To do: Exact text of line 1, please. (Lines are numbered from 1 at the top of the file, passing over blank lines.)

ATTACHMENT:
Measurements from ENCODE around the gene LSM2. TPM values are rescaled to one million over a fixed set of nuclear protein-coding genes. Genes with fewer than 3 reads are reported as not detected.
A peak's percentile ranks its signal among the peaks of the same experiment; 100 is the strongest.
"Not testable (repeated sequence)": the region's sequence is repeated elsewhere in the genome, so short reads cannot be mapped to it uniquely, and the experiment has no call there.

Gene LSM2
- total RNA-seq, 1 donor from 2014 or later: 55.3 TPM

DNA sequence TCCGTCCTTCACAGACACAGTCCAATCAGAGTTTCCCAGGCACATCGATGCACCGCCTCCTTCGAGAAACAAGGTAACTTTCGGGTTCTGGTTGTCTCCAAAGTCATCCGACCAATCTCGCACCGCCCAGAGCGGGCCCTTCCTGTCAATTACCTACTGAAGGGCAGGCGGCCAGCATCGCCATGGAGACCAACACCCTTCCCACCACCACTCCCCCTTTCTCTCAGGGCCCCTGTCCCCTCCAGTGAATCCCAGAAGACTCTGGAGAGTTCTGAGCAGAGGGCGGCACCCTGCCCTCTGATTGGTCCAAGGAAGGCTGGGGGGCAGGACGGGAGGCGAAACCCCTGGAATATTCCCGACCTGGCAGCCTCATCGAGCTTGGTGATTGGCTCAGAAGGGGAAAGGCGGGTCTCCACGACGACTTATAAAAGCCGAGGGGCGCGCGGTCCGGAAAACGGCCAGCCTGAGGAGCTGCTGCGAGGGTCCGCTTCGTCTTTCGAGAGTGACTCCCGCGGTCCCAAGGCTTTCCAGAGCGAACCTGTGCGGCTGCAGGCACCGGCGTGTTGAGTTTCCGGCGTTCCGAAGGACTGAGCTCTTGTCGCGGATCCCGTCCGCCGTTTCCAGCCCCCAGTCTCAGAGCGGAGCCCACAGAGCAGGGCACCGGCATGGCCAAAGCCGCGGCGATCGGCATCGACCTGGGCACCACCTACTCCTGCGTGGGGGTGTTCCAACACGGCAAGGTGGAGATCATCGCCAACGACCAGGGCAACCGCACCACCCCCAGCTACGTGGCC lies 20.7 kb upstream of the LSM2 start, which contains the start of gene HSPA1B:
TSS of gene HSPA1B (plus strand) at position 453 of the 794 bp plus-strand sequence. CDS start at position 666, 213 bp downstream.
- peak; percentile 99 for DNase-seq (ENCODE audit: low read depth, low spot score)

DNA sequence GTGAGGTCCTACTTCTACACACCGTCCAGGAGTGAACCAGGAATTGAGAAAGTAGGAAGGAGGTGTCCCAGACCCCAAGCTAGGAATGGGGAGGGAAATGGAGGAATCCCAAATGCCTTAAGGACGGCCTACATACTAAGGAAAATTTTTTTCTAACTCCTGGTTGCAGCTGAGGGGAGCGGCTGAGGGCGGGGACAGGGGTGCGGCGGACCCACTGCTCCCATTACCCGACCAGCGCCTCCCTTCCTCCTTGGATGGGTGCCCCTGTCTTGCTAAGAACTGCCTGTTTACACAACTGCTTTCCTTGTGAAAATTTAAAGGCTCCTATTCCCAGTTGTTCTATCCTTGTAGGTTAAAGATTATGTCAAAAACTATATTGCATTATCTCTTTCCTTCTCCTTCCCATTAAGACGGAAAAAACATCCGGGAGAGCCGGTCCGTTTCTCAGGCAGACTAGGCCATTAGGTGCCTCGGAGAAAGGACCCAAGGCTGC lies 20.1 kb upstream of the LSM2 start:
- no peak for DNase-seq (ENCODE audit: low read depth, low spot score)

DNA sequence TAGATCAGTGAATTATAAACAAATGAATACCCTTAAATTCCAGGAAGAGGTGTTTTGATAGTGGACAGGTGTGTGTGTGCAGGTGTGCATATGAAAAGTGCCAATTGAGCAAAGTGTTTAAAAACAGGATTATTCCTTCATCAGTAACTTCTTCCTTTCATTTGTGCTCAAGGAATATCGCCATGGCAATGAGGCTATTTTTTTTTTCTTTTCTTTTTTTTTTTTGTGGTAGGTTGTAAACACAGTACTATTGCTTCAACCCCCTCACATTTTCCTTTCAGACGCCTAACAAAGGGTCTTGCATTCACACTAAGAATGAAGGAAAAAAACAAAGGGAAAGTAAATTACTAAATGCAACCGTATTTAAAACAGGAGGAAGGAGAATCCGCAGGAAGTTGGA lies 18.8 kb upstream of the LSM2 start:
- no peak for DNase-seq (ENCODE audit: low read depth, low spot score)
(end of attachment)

Measurements from ENCODE around the gene LSM2. TPM values are rescaled to one million over a fixed set of nuclear protein-coding genes. Genes with fewer than 3 reads are reported as not detected.